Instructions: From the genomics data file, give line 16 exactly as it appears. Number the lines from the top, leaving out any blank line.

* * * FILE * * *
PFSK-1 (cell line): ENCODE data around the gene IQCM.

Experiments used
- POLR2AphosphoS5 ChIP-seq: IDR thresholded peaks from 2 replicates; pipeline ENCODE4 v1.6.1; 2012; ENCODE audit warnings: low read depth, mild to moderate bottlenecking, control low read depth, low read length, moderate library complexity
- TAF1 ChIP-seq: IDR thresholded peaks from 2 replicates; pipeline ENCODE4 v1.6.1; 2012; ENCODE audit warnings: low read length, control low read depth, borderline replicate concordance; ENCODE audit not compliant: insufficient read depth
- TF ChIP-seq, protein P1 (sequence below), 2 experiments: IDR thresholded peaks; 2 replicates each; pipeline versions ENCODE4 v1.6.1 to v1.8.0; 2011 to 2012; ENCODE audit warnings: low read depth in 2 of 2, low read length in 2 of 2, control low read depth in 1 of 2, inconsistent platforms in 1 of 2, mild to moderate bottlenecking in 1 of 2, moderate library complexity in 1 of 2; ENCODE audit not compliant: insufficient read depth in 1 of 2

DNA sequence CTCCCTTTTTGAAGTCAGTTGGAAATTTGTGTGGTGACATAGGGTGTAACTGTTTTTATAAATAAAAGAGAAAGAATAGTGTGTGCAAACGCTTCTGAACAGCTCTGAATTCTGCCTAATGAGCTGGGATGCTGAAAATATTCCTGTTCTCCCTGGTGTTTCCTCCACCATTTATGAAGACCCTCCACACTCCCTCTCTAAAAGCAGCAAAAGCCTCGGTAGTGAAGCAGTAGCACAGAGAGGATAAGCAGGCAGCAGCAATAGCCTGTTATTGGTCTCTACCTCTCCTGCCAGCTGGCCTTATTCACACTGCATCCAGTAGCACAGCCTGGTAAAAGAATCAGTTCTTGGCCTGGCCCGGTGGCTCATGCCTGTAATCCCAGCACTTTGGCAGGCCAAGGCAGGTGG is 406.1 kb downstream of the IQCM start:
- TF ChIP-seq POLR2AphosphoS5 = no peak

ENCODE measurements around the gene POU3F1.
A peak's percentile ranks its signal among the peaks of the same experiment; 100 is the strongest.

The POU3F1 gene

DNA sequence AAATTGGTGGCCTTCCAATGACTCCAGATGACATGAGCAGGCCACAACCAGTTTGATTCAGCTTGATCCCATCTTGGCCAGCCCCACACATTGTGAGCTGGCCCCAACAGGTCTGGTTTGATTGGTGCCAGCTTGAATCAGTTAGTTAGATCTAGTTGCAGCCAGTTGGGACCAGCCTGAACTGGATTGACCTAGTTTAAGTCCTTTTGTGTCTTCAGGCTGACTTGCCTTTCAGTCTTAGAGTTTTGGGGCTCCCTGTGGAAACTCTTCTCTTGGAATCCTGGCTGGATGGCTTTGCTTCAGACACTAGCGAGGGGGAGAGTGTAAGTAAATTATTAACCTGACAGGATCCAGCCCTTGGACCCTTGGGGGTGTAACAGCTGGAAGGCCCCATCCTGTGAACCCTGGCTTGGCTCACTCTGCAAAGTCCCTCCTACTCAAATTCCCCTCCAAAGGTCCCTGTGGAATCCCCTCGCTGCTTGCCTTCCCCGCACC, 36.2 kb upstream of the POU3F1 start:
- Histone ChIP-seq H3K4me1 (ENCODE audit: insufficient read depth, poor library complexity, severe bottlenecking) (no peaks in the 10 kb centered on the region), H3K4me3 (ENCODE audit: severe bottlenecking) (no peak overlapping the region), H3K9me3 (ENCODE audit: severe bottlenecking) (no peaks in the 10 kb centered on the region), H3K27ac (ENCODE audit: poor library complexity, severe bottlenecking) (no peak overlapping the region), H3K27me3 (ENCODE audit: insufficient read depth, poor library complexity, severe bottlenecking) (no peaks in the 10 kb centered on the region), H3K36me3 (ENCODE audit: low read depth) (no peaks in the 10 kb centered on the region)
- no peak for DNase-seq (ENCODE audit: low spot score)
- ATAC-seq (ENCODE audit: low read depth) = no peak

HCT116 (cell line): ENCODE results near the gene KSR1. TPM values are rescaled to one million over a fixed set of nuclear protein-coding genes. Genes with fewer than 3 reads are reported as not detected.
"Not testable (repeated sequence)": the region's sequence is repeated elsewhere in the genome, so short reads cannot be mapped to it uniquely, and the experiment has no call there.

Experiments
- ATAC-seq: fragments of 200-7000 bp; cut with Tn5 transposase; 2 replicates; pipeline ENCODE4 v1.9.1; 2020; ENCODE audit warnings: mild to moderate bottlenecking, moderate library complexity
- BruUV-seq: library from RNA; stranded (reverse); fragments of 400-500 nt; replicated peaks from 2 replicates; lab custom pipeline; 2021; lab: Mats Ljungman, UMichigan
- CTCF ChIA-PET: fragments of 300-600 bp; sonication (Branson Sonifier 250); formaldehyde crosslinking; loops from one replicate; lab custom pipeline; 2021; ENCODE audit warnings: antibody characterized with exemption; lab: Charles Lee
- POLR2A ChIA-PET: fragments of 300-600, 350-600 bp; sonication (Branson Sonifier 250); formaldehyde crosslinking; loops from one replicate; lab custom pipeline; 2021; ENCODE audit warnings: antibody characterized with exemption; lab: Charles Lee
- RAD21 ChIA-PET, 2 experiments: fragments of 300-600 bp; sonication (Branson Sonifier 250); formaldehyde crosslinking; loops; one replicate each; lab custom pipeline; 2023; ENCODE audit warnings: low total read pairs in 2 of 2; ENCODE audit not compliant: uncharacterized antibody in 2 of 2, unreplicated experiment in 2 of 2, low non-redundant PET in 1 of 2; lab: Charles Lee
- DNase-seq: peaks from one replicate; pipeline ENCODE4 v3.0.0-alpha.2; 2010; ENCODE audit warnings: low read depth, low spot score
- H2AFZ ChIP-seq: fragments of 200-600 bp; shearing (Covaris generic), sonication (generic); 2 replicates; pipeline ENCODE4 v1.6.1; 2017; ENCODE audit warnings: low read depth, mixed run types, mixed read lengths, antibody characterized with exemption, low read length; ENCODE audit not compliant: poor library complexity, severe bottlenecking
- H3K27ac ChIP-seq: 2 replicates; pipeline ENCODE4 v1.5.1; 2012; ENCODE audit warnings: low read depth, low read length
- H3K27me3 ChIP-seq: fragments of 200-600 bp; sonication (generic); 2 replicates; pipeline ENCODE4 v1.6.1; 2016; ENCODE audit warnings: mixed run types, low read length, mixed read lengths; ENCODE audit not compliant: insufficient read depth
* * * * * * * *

"Not testable (repeated sequence)": the region's sequence is repeated elsewhere in the genome, so short reads cannot be mapped to it uniquely, and the experiment has no call there.